Author Topic: Loei residents, conservationists oppose plan for latest Mekong dam  (Read 616 times)

Offline Johnnie F.

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Loei residents, conservationists oppose plan for latest Mekong dam

Local residents and conservationists yesterday stood in strong opposition against the Thai-Laos plan to jointly construct a Bt69-billion hydroelectric dam over the Mekong River.

The dam, if constructed, will be partially located in Loei’s Pak Chom district and will have the capacity to generate up to 1,079 megawatts of electricity.

More than 200 residents, conservationists and representatives from various organisations attended a public forum on the Pak Chom Hydroelectric Dam yesterday.

The event, held to sound out the public opinion, was organised by the Thai Health Promotion Foundation, the Office of the National Health Commission and other organisations along with the Senate panel on anti-corruption and good governance and the Senate subcommittee on the mekong Basin development and its impacts.

Pitakchai Singbun, who represents the Tai Chiang Khan Love Their City Group, said local residents would not benefit from the dam at all. “With the dam, flood levels will likely rise by another two metres during the rainy season,” he warned.

 Representative of the Pak Chom Conservation Group, Pornpimon Janhorm, asked: “Who will be responsible if the dam ruins the beauty of the Mekong? Today, the mekong is home to more than 1,000 species of fish.”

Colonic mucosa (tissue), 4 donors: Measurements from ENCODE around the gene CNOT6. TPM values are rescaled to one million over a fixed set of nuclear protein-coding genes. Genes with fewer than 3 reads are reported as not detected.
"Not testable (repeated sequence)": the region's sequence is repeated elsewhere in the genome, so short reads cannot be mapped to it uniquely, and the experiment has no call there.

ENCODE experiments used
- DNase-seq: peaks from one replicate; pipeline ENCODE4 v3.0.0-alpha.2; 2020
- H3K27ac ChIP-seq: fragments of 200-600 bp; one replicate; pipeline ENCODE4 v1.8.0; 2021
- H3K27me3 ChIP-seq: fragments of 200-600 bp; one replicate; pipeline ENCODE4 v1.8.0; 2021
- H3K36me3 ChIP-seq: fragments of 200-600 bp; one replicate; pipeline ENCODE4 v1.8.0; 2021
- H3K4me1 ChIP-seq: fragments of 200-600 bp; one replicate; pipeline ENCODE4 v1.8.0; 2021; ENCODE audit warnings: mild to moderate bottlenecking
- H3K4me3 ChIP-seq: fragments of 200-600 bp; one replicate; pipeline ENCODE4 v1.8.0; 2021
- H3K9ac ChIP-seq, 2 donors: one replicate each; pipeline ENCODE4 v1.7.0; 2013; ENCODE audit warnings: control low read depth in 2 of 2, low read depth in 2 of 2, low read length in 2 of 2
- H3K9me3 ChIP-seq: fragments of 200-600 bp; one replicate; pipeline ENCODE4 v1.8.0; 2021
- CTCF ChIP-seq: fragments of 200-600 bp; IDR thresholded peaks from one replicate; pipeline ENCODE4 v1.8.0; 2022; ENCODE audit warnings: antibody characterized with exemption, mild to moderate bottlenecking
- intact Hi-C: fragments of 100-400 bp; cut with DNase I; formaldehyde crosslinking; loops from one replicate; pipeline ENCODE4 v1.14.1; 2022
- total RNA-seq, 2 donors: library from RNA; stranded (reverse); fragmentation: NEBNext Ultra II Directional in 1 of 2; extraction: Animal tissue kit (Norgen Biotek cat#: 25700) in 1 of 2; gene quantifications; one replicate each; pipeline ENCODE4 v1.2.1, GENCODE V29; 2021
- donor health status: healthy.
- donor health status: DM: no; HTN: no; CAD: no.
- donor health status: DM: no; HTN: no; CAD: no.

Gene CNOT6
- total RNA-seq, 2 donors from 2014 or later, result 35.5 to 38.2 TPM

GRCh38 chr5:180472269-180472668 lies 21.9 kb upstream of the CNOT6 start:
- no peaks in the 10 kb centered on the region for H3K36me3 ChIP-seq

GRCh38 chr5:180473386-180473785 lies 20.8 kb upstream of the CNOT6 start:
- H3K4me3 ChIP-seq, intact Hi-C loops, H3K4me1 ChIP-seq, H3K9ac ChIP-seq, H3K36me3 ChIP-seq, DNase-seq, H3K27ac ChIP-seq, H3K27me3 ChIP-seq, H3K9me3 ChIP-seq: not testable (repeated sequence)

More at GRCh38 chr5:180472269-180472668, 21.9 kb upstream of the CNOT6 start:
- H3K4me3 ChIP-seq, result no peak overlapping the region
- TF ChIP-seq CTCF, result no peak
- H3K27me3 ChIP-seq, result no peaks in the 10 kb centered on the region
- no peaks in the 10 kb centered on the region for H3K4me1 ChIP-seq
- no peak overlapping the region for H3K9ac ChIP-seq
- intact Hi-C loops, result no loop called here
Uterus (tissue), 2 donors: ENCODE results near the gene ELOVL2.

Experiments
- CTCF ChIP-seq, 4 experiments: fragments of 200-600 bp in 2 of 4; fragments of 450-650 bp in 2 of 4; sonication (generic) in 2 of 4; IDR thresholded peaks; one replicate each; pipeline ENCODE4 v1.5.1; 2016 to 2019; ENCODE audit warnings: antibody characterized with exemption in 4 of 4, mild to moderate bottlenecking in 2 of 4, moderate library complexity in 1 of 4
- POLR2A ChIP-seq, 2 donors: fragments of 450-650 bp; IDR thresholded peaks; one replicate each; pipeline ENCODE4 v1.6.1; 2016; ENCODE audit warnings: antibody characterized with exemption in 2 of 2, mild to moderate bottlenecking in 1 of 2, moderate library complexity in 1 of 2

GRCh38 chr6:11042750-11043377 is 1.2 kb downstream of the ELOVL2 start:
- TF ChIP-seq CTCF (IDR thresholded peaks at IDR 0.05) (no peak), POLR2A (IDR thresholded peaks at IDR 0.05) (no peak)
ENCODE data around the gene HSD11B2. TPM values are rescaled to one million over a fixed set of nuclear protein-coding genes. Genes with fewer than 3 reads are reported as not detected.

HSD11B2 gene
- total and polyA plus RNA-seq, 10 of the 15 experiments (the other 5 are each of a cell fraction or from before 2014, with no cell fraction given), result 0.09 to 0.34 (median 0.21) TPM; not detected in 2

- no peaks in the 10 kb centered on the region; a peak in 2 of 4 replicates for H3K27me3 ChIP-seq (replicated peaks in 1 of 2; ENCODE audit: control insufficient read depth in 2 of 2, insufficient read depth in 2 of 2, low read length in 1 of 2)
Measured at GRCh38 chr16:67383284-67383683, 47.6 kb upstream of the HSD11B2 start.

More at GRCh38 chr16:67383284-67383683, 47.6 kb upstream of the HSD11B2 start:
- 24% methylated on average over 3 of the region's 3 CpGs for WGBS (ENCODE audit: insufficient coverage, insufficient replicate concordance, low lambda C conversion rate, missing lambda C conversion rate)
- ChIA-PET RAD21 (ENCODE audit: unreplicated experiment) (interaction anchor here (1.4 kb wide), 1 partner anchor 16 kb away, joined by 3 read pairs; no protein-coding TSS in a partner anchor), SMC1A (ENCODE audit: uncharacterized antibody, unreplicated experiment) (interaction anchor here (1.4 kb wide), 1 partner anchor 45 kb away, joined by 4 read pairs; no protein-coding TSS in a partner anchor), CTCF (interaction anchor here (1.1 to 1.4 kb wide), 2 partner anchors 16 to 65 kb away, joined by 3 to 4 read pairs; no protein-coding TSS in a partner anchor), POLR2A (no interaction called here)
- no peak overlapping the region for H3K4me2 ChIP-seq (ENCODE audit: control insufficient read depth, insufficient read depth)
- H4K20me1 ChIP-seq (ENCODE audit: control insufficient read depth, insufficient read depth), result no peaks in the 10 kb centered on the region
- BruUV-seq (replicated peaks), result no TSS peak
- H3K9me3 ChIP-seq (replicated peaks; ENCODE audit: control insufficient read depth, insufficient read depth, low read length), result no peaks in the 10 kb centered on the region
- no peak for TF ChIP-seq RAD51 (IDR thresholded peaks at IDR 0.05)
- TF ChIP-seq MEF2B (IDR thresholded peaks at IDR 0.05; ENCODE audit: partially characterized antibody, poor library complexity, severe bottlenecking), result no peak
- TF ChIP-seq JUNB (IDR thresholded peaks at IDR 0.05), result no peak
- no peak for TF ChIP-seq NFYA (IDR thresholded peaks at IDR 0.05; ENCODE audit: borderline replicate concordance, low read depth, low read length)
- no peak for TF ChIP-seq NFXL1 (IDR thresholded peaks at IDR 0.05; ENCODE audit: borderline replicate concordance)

She added that local residents should not be forced to sacrifice their livelihoods for the benefit of people living elsewhere. “The dam will also disintegrate our communities,” she said.

According to Udon Thani Rajabhat University’s lecturer Santipap Siriwattanapaiboon, locals would end up becoming migrant workers after the dam destroyed their hometown’s environment and natural abundance.

Niwat Roykaew, a conservationist from Chiang Rai, said people should learn a lesson from what the China-based dams have done to the lives of people living downstream of the Mekong.

“The dams have not eased water shortage or drought,” he pointed out. “They’ve only caused problems.”

A local resident said he wanted the dam-construction plan to be scrapped. “Who will help us if our houses get flooded?” he asked.

Deputy director general of the Department of Alternative Energy Development and Efficiency, Suthep Liamsiricharoen, said yesterday that his department had not included the construction of the Pak Chom Dam in the national energy-development plan.

“We are just in the process of conducting a study,” he said.

The Nation